When Penelope finally enters the picture, she’s far more domineering than earlier characterizations suggest, and the title takes on an ironic edge. As the would-be couple bicker in a peculiar showdown, Zellner’s Parson (much like the earnest-but-misguided police officer he played in “Kumiko”) stumbles alongside them with a dopey, helpless reaction to each new development. Other similarly clueless figures wander through — including a deranged frontiersman played by Nathan Zellner — attempting to take charge and just making matters worse. They adhere to the unspoken assumption that Penelope needs their assistance at every turn, and her continuing frustrations over their advances lead to a series of slapstick payoffs.

One perceptive audience member at the Sundance premiere aptly termed the movie “There’s Something About Mary” in the Old West, but it’s less wacky and more introspective, treating its cartoonish premise with a straight face and daring you to blink. Though some may recall the slow-burn deadpan of Jim Jarmusch’s “Dead Man,” he certainly doesn’t have a monopoly on postmodern Westerns, and “Damsel” adheres more directly to the Zellners’ unique voice. Ever since “Kid-Thing,” the brothers have excelled at writing distinctive female characters who defy expectations, and “Damsel” marks the apex of that trend. The movie tears the western trope apart from the inside out with a sneaky feminist sensibility, rising to a crescendo when an exasperated Penelope declares, “I don’t need anyone’s saving!” Meanwhile, the men around her are beyond salvation.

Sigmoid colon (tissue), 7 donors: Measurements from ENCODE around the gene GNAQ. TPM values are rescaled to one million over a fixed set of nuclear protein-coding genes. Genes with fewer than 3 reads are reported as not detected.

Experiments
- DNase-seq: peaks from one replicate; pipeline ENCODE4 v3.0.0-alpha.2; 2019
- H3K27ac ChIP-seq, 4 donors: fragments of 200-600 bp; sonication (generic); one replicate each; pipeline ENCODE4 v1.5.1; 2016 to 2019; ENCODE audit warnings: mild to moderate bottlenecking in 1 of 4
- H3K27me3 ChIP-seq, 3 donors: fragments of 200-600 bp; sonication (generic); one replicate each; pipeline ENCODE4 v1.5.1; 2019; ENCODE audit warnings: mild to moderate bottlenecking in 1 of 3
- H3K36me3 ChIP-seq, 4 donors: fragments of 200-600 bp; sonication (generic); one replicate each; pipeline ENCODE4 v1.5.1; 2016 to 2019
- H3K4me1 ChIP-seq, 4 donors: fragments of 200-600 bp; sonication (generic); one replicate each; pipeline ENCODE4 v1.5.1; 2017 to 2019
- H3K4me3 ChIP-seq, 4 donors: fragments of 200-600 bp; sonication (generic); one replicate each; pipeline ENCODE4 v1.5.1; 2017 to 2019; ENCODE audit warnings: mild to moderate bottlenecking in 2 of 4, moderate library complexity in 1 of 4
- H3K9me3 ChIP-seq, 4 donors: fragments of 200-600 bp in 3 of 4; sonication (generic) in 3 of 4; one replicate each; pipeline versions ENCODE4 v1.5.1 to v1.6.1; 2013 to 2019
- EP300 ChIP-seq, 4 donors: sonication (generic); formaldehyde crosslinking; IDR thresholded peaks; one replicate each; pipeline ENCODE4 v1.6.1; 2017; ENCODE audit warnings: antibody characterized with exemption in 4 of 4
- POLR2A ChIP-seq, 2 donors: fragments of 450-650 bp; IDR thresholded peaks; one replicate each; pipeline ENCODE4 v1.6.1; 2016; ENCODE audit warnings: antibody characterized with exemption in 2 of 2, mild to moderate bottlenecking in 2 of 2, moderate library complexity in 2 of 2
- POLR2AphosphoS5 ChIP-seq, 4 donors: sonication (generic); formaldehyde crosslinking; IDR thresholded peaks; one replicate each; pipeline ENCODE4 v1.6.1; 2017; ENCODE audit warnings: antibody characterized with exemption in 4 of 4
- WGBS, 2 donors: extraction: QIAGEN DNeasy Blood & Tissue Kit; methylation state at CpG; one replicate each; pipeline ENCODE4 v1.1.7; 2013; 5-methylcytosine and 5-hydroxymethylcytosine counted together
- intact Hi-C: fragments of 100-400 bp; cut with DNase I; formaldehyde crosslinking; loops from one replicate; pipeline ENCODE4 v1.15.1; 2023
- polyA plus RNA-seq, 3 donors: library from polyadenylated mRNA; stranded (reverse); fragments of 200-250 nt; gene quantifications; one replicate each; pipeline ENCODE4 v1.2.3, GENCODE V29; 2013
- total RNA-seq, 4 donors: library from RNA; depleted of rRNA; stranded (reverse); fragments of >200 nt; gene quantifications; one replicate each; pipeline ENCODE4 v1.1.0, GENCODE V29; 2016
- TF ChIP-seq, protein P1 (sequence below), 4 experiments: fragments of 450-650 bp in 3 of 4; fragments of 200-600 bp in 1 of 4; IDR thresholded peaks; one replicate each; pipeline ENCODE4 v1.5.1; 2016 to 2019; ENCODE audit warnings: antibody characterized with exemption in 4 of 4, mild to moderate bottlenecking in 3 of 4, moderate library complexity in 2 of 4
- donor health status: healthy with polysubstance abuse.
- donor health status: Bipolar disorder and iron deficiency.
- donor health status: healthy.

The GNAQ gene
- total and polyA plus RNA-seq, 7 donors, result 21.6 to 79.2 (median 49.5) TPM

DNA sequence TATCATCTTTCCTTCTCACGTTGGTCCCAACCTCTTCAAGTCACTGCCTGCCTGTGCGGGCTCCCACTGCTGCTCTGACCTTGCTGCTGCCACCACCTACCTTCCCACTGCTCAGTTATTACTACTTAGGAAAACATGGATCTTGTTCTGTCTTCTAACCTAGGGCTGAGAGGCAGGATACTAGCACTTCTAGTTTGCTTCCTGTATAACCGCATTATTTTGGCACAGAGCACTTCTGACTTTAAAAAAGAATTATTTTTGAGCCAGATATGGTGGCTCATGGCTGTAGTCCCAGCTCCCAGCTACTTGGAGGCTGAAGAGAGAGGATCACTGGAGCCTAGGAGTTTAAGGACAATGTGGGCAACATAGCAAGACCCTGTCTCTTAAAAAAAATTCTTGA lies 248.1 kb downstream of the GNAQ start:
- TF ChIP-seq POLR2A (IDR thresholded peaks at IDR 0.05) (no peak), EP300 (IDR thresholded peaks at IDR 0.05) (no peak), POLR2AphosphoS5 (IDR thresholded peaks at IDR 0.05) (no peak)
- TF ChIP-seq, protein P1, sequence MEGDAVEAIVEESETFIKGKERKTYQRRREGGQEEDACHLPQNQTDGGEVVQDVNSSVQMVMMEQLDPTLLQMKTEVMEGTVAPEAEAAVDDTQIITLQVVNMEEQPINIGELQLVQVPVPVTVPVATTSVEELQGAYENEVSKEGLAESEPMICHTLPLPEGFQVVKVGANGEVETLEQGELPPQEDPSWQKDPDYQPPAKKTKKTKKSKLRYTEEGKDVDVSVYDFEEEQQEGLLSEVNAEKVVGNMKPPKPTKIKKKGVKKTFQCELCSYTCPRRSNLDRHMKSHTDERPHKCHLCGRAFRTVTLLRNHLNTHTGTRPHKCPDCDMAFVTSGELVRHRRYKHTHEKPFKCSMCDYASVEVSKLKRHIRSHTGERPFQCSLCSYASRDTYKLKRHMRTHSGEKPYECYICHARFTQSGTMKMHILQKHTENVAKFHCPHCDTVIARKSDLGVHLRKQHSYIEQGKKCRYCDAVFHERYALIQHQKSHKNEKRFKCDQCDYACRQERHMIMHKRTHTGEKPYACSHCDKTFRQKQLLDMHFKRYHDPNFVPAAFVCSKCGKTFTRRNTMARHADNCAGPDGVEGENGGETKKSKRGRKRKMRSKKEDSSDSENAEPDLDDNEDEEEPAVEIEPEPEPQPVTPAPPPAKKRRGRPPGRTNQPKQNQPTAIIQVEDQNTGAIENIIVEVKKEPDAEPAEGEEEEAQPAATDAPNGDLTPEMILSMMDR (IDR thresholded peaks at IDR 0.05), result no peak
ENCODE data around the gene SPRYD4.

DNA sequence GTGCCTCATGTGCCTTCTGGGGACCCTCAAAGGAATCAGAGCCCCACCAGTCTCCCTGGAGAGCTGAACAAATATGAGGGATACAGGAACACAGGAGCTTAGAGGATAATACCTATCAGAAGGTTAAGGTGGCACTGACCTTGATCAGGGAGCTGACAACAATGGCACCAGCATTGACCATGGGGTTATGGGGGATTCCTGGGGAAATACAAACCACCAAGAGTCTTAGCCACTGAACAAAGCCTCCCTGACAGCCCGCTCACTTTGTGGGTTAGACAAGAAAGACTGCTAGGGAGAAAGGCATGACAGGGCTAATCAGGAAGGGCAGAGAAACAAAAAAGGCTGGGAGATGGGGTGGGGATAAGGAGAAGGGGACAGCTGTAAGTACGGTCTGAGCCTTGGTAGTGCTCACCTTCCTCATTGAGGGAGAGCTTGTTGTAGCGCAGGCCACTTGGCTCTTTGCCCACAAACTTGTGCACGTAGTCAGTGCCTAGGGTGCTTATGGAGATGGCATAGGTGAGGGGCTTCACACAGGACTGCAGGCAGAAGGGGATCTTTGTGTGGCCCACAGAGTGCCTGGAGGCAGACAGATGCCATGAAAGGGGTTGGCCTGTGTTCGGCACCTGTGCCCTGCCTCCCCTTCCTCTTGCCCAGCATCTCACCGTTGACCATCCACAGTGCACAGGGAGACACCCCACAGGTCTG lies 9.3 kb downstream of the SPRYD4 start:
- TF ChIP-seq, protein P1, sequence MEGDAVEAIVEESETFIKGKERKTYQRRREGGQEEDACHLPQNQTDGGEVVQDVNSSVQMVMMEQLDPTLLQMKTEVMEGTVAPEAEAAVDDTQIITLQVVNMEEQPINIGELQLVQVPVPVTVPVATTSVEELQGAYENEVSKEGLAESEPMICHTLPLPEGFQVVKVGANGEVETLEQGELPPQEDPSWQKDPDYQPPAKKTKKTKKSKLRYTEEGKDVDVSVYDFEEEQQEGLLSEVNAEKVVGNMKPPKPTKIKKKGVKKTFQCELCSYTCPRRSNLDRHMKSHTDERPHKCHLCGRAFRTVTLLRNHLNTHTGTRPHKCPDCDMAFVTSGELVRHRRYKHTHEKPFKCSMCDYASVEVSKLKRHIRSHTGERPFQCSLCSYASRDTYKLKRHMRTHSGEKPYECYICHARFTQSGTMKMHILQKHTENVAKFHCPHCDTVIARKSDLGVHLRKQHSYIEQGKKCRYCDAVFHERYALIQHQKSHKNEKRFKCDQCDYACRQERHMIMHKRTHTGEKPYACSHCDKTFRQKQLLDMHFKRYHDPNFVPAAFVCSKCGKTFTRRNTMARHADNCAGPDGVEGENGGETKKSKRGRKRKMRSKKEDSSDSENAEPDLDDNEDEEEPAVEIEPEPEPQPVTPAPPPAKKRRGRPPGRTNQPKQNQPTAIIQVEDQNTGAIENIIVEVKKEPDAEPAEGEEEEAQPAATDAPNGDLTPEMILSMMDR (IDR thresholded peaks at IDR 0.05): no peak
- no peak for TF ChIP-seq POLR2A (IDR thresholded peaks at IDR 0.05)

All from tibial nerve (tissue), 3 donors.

Throughout its twisty path, “Damsel” unfolds against a polished backdrop of the lush outdoors. (The Zellners shot much of “Damsel” in Utah, not far from the festival.) Cinematographer Adam Stone, who transformed the rural setting of “Take Shelter” into an apocalyptic wasteland, here captures a rich landscape of deep red desert formations and dense forestry that takes on a Kafkaesque dimension as various lost souls wander deeper into the brush.

The downside to the Zellners’ uncompromising approach is that they sometimes hold an inspired moment for too long. Certain scenes drag, and some banter has an airless quality that causes a few gags to fall flat. But it’s often rescued by nuggets of hilarious dialogue (“Put your dynamite back on!” and “I’m not the posse type!” are personal favorites) and the steady realization that the movie always has been one step ahead of audience assumptions. The complete raison d’être of this oddball premise doesn’t arrive until a bitter final exchange, with a beautiful coda that suggests the story represents a never-ending cycle of lonely obsession.

As Penelope keeps evading the masculine archetypes surrounding her, the brothers’ script closes with the idea that love and survival aren’t mutually exclusive. That’s a recurring theme on Planet Zellner, where downtrodden losers hover on the brink of desperation, terrified by a world that treats them like a cruel joke. Only Penelope has the brains to look that punchline in the eye and walk the other way.

Grade: B+

“Damsel” screened in the Premieres section of the 2018 Sundance Film Festival. It is currently seeking distribution.